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All existing backers participated in the round, including Silverton Partners, Floodgate and Village Global. The financing brings the Austin-based startup’s total venture raised to $16.7 million since its 2017 inception, according to Crunchbase data.
Ontic describes its platform as “protective intelligence software.”
If you’re like me, you are probably asking yourself, “What is a protective intelligence software platform?” In a nutshell, Ontic helps identify potential physical threats to an organization’s employees, facilities and assets such as workplace violence or insider threats. The company does this by connecting to hundreds of real-time and historical data points, which it then curates to actionable intelligence for security teams. Early threat detection is the end goal.
“It is critically important to aggregate and make sense of the data [that] security teams need to proactively connect the dots before it’s too late,” said CEO and co-founder Lukas Quanstrom.
Last year was a good one for Ontic. The SaaS-based company saw its annual recurring revenue grow fivefold due to increased demand from both new and existing customers, according to Quanstrom. It currently has 46 employees, up from nine at this time last year.
For obvious reasons, Ontic won’t name its customers, saying only that it works with global Fortune 1000 clients across many sectors, from technology, financial services and retail to media and entertainment.
In recent weeks, Ontic’s customers across all industries have seen a 300 percent increase in COVID-19 and threat-related data, said Quanstrom. This is not shocking when considering remote and mobile workforces are “always on” across time zones due to shelter-in-place orders, as well as the increasing number of unemployed people, he noted.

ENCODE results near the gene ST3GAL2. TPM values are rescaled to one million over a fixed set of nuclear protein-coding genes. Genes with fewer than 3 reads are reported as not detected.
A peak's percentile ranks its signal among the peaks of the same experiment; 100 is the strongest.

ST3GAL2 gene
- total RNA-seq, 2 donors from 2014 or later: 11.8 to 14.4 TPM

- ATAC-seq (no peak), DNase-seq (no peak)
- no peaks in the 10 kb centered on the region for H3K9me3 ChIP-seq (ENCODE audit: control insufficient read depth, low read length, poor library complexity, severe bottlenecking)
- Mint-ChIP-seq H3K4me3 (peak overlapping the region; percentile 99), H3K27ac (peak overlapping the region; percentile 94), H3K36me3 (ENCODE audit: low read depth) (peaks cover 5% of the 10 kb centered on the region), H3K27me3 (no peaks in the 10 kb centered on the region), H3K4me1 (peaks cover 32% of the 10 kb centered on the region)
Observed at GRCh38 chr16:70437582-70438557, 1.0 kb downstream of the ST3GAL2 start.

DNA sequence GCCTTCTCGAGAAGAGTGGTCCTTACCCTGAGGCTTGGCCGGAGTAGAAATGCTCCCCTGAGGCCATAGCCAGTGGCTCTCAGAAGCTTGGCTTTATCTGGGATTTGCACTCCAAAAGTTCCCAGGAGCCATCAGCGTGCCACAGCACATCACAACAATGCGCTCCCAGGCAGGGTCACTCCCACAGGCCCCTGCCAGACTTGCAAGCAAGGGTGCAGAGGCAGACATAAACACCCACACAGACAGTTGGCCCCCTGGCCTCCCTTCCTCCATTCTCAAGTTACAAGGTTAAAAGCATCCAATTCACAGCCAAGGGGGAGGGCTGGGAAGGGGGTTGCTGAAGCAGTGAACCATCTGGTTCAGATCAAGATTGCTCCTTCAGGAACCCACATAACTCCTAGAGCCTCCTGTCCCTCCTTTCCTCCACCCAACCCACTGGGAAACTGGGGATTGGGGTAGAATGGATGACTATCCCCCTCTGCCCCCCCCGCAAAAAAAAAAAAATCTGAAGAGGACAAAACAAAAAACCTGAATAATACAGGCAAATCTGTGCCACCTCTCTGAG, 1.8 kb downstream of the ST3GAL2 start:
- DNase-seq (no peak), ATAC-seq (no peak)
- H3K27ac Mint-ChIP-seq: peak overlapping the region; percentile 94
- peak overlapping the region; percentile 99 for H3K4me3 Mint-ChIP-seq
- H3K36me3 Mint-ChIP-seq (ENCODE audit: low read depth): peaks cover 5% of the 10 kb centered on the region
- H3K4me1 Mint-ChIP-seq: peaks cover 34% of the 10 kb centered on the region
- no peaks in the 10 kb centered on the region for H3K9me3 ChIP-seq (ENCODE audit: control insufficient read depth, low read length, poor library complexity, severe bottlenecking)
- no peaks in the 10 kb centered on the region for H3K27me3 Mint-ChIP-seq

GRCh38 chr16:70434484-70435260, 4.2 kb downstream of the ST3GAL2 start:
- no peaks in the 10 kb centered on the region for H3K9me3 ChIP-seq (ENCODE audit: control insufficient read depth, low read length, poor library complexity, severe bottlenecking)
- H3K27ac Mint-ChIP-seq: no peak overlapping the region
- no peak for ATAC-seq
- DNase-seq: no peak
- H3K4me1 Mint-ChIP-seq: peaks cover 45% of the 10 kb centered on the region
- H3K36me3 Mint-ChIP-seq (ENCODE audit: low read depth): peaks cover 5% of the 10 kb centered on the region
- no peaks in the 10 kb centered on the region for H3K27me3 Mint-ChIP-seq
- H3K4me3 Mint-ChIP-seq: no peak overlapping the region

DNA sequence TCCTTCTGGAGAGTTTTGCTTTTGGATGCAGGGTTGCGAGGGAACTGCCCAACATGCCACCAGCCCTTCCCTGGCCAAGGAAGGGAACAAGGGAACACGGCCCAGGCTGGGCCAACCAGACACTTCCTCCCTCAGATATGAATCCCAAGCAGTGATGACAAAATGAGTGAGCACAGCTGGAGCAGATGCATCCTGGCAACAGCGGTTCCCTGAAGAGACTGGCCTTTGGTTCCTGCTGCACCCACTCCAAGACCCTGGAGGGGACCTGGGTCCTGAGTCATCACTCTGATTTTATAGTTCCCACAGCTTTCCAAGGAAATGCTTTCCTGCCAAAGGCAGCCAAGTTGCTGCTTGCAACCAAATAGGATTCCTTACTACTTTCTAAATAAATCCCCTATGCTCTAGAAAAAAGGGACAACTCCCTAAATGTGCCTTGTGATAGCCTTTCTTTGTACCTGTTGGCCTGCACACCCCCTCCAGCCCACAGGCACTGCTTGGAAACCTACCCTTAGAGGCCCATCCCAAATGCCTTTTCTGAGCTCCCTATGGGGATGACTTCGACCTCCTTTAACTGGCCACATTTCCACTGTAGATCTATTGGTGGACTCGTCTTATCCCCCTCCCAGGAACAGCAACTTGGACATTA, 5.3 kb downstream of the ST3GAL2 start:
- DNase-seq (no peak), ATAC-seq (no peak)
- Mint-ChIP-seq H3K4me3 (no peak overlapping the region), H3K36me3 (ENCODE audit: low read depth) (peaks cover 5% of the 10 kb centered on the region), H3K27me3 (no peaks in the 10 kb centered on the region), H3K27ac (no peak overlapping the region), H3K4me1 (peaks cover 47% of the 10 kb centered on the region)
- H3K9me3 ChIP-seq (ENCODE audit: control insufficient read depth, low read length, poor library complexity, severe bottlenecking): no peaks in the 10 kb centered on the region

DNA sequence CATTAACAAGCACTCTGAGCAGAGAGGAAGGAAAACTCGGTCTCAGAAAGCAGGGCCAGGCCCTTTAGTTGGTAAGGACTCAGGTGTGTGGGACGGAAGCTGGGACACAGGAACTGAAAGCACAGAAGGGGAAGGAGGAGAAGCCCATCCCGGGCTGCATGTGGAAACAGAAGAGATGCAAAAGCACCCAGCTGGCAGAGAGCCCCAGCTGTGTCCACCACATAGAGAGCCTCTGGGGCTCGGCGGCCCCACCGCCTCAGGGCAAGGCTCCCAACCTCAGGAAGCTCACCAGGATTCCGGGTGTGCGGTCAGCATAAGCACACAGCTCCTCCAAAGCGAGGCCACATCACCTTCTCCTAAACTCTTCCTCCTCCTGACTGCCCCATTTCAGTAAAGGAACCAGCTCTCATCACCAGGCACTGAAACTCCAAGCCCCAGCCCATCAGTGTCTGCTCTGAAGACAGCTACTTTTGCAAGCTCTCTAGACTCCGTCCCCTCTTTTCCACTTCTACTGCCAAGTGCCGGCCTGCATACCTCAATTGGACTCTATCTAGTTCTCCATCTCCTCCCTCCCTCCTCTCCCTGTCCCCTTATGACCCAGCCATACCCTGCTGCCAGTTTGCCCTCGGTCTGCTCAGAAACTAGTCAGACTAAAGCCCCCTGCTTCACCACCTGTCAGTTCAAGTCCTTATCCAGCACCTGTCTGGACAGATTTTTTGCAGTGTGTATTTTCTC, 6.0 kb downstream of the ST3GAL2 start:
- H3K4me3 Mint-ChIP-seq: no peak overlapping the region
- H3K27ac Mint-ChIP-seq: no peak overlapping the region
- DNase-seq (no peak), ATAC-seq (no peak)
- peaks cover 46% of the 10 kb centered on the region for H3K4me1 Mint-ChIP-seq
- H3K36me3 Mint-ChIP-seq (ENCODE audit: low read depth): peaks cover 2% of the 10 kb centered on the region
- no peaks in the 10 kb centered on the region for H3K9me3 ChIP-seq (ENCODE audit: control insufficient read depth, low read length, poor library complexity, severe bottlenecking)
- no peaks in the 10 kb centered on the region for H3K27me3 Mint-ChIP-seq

Delivery drivers and companies have also become easy targets.
“Executives are not traveling, and have become easier targets for threat actors working from home,” Quanstrom told Crunchbase News. “There’s concern over the exploitation of empty facilities. Laid-off and current employees are expressing frustration and threatening companies based on action or inaction” via social media, on the dark web or within a client’s proprietary data, for example.
A recent report by the Ponemon Institute found that the overall cost of insider threats is rising, with a 31 percent per incident increase from $8.76 million in 2018 to $11.45 million in 2020.
Also, a January 2019 report from Stephens Inc. noted that both the frequency and scale of terrorist attacks have increased substantially over the last decade.
“The number of injuries attributed to terrorist attacks increased nearly threefold and the number of fatalities increased roughly fourfold,” it said.
Ontic’s aim is to give security teams the ability to better identify pre-incident indicators, assess risk, and both investigate and mitigate potential threats, or as it puts it “to protect their people, properties and reputation.”
The company plans to use its new capital to fuel expansion across enterprise businesses and family offices, while ramping up product development and expanding sales to enter new markets. It also plans to use the money to explore new verticals such as health care, manufacturing and higher education.
“Our business focus has not changed, but there has been a rise in threat-related data,” Quanstrom said.
Victoria Treyger, general partner and managing director at Felicis Ventures, said her firm was impressed with Ontic’s ability to attract such a high caliber of customers within 18 months of product launch–and with just $4.6 million in seed funding.
“It’s rare as an investor to find a company that, within 18 months, has dozens of Fortune 1000 customers,” Treyger told Crunchbase News. “It’s a very strong statement of their product market fit and market opportunity.”
Indeed, Felicis was also drawn to the space that Ontic is tackling.
“When you look at the security space, what broadly struck us was that with cybersecurity, for example, the funding was tens of billions of dollars over the last 10 years and more than $5 billion per year over the last two years alone,” Treyger said. “But this area of intelligence and protective security has literally had no VC investment and very little competition. Threat data is exploding, and making sense of it for a security professional is more important than ever.”
Felicis also tends to invest in capital-efficient companies and considers Ontic to be one, said Treyger.
“It’s impressive they have achieved this kind of traction on just a seed round,” she said.
Illustration: Li-Anne Dias
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